OBJECTIVE: To evaluate the clinical characteristics and outcomes of patients with painless acute aortic dissection (AAD). PATIENTS AND METHODS: For this study conducted from 1997 to 2001, we searched the International Registry of Acute Aortic Dissection to identify patients with painless AAD (group 1). Their clinical features and in-hospital events were compared with patients who had painful AAD (group 2). RESULTS: Of the 977 patients in the database, 63 (6.4%) had painless AAD, and 914 (93.6%) had painful AAD. Patients in group 1 were older than those in group 2 (mean ± SD age, 66.6±13.3 vs 61.9±14.1 years; P=.01). Type A dissection (involving the ascending aorta or the arch) was more frequent in group 1 (74.6% vs 60.9%; P=.03). Syncope (33.9% vs 11.7%; P<.001), congestive heart failure (19.7% vs 3.9%; P<.001), and stroke (21.3% vs 4.7%; P=.03) were more frequent presenting signs in group 1. Diabetes (10.2% vs 4.0%; P=.04), aortic aneurysm (29.5% vs 13.1%; P<.001), and prior cardiovascular surgery (48.1% vs 19.7%; P<.001) were also more common in group 1. In-hospital mortality was higher in group 1 (33.3% vs 23.2%; P=.05), especially due to type B dissection (limited to the descending aorta) (43.8% vs 10.4%; P<.001), and the prevalence of aortic rupture was higher among patients with type B dissection in group 1 (18.8% vs 5.9%; P=.04). CONCLUSION: Patients with painless AAD had syncope, congestive heart failure, or stroke. Compared with patients who have painful AAD, patients who have painless AAD have higher mortality, especially when AAD is type B.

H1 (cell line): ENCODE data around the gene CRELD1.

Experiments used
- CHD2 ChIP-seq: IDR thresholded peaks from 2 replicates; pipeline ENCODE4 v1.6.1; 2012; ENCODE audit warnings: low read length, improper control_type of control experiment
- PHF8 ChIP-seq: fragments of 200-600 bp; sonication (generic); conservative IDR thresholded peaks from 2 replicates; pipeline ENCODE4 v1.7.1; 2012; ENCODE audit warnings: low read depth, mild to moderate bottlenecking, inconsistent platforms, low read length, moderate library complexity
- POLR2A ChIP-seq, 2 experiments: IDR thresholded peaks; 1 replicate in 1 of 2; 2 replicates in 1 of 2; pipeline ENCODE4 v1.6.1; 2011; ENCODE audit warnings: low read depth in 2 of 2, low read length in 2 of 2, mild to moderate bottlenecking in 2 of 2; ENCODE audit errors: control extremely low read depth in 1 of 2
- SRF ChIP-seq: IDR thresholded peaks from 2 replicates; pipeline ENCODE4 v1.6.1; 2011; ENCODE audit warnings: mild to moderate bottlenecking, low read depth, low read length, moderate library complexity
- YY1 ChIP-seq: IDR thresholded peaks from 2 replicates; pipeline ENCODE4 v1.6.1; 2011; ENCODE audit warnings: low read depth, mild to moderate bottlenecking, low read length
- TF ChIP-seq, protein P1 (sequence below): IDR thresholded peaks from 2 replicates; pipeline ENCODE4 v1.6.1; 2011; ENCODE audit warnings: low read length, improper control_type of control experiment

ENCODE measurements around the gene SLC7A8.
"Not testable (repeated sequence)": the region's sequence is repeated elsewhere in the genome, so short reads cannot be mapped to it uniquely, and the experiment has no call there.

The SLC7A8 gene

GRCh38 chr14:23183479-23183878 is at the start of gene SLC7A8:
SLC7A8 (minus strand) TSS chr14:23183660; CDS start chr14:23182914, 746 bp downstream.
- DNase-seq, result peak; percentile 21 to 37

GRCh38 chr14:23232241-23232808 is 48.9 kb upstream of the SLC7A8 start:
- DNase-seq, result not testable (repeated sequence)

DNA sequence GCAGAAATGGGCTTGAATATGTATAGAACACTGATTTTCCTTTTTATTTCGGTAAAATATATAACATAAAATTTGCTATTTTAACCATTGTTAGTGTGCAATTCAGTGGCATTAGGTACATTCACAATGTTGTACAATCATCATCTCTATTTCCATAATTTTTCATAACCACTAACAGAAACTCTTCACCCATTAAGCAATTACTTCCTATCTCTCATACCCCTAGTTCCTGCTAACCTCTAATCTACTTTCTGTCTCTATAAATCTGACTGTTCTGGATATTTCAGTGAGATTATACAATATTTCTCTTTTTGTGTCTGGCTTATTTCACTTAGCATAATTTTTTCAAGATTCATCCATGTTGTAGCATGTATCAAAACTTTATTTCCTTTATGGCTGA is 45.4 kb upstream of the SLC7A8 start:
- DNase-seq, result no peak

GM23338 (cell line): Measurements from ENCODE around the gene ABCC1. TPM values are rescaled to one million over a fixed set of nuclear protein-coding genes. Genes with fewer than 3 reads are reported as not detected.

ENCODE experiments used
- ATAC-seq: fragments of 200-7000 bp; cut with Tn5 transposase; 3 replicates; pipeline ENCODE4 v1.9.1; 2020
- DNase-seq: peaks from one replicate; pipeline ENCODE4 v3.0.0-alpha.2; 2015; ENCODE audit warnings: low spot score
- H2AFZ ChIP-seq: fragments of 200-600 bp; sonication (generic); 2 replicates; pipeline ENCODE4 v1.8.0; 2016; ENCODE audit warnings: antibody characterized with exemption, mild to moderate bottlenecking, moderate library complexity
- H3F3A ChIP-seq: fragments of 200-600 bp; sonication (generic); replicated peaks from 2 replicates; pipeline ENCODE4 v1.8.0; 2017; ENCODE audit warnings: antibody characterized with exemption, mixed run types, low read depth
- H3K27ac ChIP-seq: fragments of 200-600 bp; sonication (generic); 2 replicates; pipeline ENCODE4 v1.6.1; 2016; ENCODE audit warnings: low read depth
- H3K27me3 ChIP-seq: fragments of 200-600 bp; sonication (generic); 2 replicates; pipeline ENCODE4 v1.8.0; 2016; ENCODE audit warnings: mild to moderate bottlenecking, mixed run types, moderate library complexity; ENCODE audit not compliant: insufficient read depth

|Original language||English (US)|
|Number of pages||6|
|Journal||Mayo Clinic Proceedings|
|State||Published - 2004|
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